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Choosing a Laser DentistIn today’s world we are continually looking for ways to give our patients what they want. Many people have talked about the golden age of dentistry as if it occurred some time in the past. I believe that today is the best time ever to be practicing dentistry.
We have the technology available to us today that doctors in the past could only dream of. Interestingly what the mind of man has dreamed of he has achieved. One technology in our practice today is the Dental Lasers.
How do you the consumer choose a laser dentist?When choosing a dentist it is important that you find the dentist that you can trust and who you are willing to develop a long term relationship with. You can ask about their credentials and ask about their commitment to continuing education.
When you are asking about a laser dentist specifically you can ask about their accreditation with the Academy of Laser Dentistry. The Academy of Laser Dentistry is an international organization which has made a commitment to provide the best possible educational experience for dentists to become proficient at the use of dental lasers in their practices.
The Academy has also made the commitment to continue appropriate research and to continue to develop guidelines for the use of lasers in the practice of dentistry.
What lasers are and how they work
LASER is an acronym:
A Amplification by
E Emission of
The laser consists of an active medium and a pumping source enclosed in an optical cavity. The pumping source pumps the active medium (The LASER medium itself) from its ground state (zero, inactive state) to an excited state.
"Population Inversion" occurs when the two sources are mixed together and photons are given off thereby producing the "LASER" activity. This activity is resonated or reflected back and forth within an optical resonator and amplified. A portion of this activity is then emitted as a LASER beam. Beam splitters or mirrors are used to capture the particular portion of the LASER beam that is needed to perform the surgical operation.
The main properties of the beam are:
- Monochromacity (The beam has a narrow wavelength)
- High Degree of Collimation (there is very little divergence of the beam as it travels away from the source) This allows the beam to be focused to very small spots (Unlike a conventional light bulb that emits the beam in many many directions).
- Coherence All of the photons that have been given off when the population inversion occurred are "In Phase" both in space and time.... The active medium of a laser can be either a gas, solid or liquid.
Laser Types - Laser PropertiesDiode LASER
The active medium of the diode laser is a semi-conductor P-N junction made in a GaAlAs crystal. A flexible fiber is used to transmit the laser energy to the surgical site. It works best on soft tissues and can cut very precisely with little or no collateral damage depending on the settings used during the surgery.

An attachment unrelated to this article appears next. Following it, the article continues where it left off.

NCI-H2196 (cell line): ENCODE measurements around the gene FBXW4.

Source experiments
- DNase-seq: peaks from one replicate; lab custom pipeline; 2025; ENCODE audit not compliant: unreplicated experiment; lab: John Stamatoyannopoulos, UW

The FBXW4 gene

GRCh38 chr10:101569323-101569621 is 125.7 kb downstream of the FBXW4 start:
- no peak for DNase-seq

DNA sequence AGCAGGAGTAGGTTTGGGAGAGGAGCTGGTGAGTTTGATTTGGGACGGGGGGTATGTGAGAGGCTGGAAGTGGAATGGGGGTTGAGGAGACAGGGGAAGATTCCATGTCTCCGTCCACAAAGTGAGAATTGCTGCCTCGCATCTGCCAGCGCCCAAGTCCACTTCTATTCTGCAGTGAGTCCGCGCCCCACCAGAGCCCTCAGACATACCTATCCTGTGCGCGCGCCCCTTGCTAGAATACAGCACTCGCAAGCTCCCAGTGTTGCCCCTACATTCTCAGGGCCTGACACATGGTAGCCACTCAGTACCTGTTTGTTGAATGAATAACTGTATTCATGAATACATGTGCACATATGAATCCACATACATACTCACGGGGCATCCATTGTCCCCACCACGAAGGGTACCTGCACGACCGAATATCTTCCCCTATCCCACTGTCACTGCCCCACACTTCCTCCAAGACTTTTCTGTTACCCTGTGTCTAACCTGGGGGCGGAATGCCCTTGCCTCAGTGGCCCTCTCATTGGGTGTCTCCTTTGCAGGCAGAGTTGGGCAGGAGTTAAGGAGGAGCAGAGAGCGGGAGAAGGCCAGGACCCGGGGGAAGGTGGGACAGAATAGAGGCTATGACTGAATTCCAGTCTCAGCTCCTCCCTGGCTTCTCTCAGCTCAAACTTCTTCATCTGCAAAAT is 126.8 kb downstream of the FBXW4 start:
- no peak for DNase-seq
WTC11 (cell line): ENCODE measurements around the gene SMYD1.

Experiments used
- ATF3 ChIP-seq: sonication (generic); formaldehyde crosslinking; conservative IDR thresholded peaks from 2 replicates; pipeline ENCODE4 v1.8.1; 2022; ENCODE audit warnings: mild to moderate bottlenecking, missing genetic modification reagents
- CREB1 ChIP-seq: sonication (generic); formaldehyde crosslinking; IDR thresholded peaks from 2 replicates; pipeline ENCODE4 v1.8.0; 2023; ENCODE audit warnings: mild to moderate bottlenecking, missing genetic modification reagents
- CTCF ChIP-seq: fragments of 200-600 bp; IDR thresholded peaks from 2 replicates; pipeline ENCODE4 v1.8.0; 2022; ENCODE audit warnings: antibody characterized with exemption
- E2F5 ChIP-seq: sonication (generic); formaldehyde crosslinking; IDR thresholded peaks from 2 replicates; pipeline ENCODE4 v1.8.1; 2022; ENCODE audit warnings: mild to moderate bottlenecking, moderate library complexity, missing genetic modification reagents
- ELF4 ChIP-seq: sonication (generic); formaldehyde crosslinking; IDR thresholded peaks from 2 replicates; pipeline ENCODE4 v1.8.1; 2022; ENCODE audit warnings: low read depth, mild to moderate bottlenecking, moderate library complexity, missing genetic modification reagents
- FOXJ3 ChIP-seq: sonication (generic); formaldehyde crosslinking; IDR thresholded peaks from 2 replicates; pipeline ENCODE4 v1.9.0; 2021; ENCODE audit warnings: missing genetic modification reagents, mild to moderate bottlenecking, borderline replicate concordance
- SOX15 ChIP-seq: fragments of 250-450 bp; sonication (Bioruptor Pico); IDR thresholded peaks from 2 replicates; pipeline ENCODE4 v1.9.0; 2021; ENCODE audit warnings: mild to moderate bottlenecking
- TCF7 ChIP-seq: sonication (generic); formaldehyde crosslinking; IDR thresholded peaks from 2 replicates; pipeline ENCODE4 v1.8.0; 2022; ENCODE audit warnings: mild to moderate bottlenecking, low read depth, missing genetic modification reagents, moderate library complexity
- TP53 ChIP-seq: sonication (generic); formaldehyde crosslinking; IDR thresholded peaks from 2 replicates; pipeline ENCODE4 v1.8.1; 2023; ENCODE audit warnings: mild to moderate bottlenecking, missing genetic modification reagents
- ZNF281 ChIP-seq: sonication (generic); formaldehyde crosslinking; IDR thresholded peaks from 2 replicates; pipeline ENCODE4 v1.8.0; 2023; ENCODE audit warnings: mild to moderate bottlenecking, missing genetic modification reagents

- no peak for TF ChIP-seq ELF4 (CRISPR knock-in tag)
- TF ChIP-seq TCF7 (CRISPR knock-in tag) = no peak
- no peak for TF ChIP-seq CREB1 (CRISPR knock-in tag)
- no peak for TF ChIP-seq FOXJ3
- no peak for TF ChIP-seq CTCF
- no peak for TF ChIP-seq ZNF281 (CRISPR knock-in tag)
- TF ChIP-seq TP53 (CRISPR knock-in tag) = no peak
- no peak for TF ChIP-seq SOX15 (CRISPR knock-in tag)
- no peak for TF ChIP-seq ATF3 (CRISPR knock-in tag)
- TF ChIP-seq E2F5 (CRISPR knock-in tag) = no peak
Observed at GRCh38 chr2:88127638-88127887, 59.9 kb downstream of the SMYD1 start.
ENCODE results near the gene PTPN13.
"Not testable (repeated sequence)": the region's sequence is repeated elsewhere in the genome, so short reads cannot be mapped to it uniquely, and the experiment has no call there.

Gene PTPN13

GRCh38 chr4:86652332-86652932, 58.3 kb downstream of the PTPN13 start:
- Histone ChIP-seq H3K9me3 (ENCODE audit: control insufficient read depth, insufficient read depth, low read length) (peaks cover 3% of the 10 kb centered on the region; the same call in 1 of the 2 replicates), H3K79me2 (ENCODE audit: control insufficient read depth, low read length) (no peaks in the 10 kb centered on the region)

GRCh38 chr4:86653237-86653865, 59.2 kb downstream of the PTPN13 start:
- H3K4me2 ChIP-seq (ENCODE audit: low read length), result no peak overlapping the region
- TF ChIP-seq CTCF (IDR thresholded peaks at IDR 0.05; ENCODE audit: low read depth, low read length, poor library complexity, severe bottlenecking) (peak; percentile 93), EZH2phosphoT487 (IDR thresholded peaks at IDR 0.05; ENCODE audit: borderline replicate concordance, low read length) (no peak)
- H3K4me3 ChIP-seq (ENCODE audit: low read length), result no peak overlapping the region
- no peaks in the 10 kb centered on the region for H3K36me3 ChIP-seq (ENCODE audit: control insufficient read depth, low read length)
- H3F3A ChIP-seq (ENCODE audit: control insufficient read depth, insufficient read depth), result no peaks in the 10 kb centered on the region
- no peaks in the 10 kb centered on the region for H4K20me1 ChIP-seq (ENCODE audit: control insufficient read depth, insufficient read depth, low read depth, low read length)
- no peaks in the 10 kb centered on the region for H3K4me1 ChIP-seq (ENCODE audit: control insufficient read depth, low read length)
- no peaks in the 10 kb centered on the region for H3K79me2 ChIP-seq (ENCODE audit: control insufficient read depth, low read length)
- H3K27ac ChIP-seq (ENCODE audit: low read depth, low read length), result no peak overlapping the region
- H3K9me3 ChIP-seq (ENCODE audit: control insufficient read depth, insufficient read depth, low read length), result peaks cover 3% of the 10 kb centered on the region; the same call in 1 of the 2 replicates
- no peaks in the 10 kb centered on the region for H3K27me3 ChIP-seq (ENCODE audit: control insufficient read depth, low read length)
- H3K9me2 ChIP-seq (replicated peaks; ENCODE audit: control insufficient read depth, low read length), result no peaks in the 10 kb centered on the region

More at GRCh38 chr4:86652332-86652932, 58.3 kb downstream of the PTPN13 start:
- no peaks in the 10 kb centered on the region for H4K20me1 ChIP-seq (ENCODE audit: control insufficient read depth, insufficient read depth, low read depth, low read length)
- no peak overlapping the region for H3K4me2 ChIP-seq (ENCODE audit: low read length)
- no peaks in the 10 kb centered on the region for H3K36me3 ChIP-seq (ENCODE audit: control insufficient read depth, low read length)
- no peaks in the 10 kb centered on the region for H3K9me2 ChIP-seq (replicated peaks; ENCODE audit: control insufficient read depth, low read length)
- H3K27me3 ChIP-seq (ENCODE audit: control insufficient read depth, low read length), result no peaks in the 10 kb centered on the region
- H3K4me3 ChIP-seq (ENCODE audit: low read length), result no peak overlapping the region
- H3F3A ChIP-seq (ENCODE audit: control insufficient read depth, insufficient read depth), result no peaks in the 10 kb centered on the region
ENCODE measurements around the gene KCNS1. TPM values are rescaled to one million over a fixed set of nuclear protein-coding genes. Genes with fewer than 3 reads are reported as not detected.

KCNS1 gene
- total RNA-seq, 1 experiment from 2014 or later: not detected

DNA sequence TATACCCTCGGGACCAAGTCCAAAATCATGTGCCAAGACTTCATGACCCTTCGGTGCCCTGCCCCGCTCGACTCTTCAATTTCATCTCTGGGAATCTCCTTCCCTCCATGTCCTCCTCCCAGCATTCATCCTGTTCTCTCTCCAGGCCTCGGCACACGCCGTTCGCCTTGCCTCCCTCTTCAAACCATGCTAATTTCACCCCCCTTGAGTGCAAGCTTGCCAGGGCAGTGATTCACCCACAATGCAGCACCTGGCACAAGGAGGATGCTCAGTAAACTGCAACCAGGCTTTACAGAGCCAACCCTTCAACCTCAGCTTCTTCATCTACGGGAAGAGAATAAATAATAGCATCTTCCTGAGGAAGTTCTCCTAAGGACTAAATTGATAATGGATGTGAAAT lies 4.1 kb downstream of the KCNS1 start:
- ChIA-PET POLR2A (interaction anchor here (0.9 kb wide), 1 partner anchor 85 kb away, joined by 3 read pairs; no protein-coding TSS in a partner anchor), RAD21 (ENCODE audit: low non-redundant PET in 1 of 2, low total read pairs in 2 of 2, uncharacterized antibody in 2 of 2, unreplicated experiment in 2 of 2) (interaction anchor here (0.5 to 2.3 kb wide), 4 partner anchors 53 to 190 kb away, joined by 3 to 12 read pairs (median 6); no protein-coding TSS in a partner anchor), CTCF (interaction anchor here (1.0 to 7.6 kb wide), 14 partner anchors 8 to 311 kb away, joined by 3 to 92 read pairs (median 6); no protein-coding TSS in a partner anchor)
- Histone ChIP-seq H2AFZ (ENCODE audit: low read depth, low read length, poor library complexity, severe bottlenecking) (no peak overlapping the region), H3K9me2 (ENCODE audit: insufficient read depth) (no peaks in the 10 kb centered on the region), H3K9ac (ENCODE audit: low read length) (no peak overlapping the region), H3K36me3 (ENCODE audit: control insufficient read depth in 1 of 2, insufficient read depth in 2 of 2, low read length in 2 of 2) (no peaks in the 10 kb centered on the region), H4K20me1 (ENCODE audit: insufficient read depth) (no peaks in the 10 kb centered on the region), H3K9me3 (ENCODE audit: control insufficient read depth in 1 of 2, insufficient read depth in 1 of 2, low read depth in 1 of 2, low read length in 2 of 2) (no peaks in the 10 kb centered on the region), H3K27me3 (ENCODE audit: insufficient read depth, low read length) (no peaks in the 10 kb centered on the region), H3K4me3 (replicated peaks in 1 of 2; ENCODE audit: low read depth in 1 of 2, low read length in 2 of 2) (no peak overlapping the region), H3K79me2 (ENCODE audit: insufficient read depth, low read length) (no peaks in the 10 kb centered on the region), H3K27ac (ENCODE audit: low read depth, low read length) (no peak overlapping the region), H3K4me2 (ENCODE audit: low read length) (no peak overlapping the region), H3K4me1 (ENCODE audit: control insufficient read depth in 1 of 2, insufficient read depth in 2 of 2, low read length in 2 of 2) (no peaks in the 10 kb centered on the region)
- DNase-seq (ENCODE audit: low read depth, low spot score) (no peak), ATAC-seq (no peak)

The Diode laser many times can be used without anaesthesia doing very precise anterior aesthetic surgery without causing bleeding or discomfort. It is the best laser for that purpose. In my hands I can not begin to consider an anterior aesthetic case without the use of the diode laser to help with the outcome of the entire case.
The active medium of the CO2 LASER is gaseous CO2 a proprietary hollow wave length technology is used to deliver the LASER energy to the surgical site. The wave guides are coated to form an internal reflection that allows the flexible wave guide to be used for the delivery of the LASER energy to the surgical site.
It is highly absorbed in water and is very good at cutting soft tissue without causing bleeding depending on the settings used with the LASER. It is also the best laser to use to control bleeding in an area.
The active medium of the Erbium LASER is the solid medium of Erbium. The Erbium LASER is used in a pulsed mode and is highly absorbed in water at very low depths. When used on hard tissues the Erbium LASER energy that touches the hard tissue heats up the water within the hard tissue and causes that water to be turned into steam. That causes a mini-explosion to occur and the hard tissue is "ablated" (removed).
The tissue below is not affected in the least since the Laser only works at very low depths, thereby allowing precise control.This allows the dentist to cut hard tissue like tooth or bone many times without anaesthesia and be infinitely more precise than we could with any drill we have ever used in the past.
The Erbium LASER can also be used to cut soft tissue but it is not as precise as the Diode Laser and it does not control bleeding. There are times when this is exactly what is needed and that is when you use the Erbium LASER to cut soft tissue.
Note that if we are working with a hard tissue like silver fillings, crowns or porcelain that do not have any water inside then we can not cut that out with the laser. We therefore need to use a bur to remove that material.
The fact that the Erbium Laser does not affect certain materials enables us to perform work close or next to a porcelain crown or bridge without the risk of damage to the existing restoration. The Erbium LASER does work well if we have to remove composite filling materials however.
James Sanderson, DMD